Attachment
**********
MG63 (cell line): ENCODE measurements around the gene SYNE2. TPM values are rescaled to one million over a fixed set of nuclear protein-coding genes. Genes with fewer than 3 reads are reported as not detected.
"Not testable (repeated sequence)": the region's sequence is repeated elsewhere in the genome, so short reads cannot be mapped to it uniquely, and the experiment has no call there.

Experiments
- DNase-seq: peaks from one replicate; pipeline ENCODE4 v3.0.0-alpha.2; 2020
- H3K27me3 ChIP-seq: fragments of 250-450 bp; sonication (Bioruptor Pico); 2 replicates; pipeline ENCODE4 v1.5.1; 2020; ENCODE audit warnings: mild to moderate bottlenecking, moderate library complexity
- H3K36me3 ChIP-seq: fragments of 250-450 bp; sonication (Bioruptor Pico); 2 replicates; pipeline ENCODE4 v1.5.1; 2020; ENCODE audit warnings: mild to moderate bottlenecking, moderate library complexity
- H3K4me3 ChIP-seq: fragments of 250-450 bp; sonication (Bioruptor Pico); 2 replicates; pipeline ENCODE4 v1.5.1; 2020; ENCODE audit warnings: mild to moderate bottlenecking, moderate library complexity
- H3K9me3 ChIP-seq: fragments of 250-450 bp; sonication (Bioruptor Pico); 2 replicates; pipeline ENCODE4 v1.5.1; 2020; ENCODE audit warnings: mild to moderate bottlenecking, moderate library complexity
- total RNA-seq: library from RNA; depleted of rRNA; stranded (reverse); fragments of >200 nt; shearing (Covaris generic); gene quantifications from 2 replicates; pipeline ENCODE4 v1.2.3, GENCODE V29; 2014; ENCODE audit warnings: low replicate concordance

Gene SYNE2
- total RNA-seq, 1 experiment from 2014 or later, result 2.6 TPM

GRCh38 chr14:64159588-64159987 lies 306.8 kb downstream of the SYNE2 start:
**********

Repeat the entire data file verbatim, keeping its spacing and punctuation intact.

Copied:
MG63 (cell line): ENCODE measurements around the gene SYNE2. TPM values are rescaled to one million over a fixed set of nuclear protein-coding genes. Genes with fewer than 3 reads are reported as not detected.
"Not testable (repeated sequence)": the region's sequence is repeated elsewhere in the genome, so short reads cannot be mapped to it uniquely, and the experiment has no call there.

Experiments
- DNase-seq: peaks from one replicate; pipeline ENCODE4 v3.0.0-alpha.2; 2020
- H3K27me3 ChIP-seq: fragments of 250-450 bp; sonication (Bioruptor Pico); 2 replicates; pipeline ENCODE4 v1.5.1; 2020; ENCODE audit warnings: mild to moderate bottlenecking, moderate library complexity
- H3K36me3 ChIP-seq: fragments of 250-450 bp; sonication (Bioruptor Pico); 2 replicates; pipeline ENCODE4 v1.5.1; 2020; ENCODE audit warnings: mild to moderate bottlenecking, moderate library complexity
- H3K4me3 ChIP-seq: fragments of 250-450 bp; sonication (Bioruptor Pico); 2 replicates; pipeline ENCODE4 v1.5.1; 2020; ENCODE audit warnings: mild to moderate bottlenecking, moderate library complexity
- H3K9me3 ChIP-seq: fragments of 250-450 bp; sonication (Bioruptor Pico); 2 replicates; pipeline ENCODE4 v1.5.1; 2020; ENCODE audit warnings: mild to moderate bottlenecking, moderate library complexity
- total RNA-seq: library from RNA; depleted of rRNA; stranded (reverse); fragments of >200 nt; shearing (Covaris generic); gene quantifications from 2 replicates; pipeline ENCODE4 v1.2.3, GENCODE V29; 2014; ENCODE audit warnings: low replicate concordance

Gene SYNE2
- total RNA-seq, 1 experiment from 2014 or later, result 2.6 TPM

GRCh38 chr14:64159588-64159987 lies 306.8 kb downstream of the SYNE2 start: